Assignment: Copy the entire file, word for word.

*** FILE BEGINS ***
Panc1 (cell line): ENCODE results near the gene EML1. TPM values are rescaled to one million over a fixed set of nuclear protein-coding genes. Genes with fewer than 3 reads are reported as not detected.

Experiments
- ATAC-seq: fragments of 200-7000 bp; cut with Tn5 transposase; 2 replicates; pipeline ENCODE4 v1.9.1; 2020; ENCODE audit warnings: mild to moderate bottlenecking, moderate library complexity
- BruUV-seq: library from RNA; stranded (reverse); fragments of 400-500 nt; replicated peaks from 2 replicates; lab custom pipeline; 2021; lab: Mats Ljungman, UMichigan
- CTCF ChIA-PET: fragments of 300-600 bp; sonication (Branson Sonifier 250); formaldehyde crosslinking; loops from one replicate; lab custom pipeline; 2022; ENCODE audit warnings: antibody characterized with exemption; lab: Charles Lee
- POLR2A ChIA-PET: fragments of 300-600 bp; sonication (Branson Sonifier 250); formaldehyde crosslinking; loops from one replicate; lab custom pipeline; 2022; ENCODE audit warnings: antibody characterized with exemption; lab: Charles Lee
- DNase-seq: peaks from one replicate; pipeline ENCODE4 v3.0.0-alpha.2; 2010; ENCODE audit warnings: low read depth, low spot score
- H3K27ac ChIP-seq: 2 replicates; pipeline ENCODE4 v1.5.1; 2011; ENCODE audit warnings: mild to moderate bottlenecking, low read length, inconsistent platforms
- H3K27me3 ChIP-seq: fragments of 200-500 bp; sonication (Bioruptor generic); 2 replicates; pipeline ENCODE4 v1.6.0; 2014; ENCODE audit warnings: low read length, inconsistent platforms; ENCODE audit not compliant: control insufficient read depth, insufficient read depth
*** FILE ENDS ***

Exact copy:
Panc1 (cell line): ENCODE results near the gene EML1. TPM values are rescaled to one million over a fixed set of nuclear protein-coding genes. Genes with fewer than 3 reads are reported as not detected.

Experiments
- ATAC-seq: fragments of 200-7000 bp; cut with Tn5 transposase; 2 replicates; pipeline ENCODE4 v1.9.1; 2020; ENCODE audit warnings: mild to moderate bottlenecking, moderate library complexity
- BruUV-seq: library from RNA; stranded (reverse); fragments of 400-500 nt; replicated peaks from 2 replicates; lab custom pipeline; 2021; lab: Mats Ljungman, UMichigan
- CTCF ChIA-PET: fragments of 300-600 bp; sonication (Branson Sonifier 250); formaldehyde crosslinking; loops from one replicate; lab custom pipeline; 2022; ENCODE audit warnings: antibody characterized with exemption; lab: Charles Lee
- POLR2A ChIA-PET: fragments of 300-600 bp; sonication (Branson Sonifier 250); formaldehyde crosslinking; loops from one replicate; lab custom pipeline; 2022; ENCODE audit warnings: antibody characterized with exemption; lab: Charles Lee
- DNase-seq: peaks from one replicate; pipeline ENCODE4 v3.0.0-alpha.2; 2010; ENCODE audit warnings: low read depth, low spot score
- H3K27ac ChIP-seq: 2 replicates; pipeline ENCODE4 v1.5.1; 2011; ENCODE audit warnings: mild to moderate bottlenecking, low read length, inconsistent platforms
- H3K27me3 ChIP-seq: fragments of 200-500 bp; sonication (Bioruptor generic); 2 replicates; pipeline ENCODE4 v1.6.0; 2014; ENCODE audit warnings: low read length, inconsistent platforms; ENCODE audit not compliant: control insufficient read depth, insufficient read depth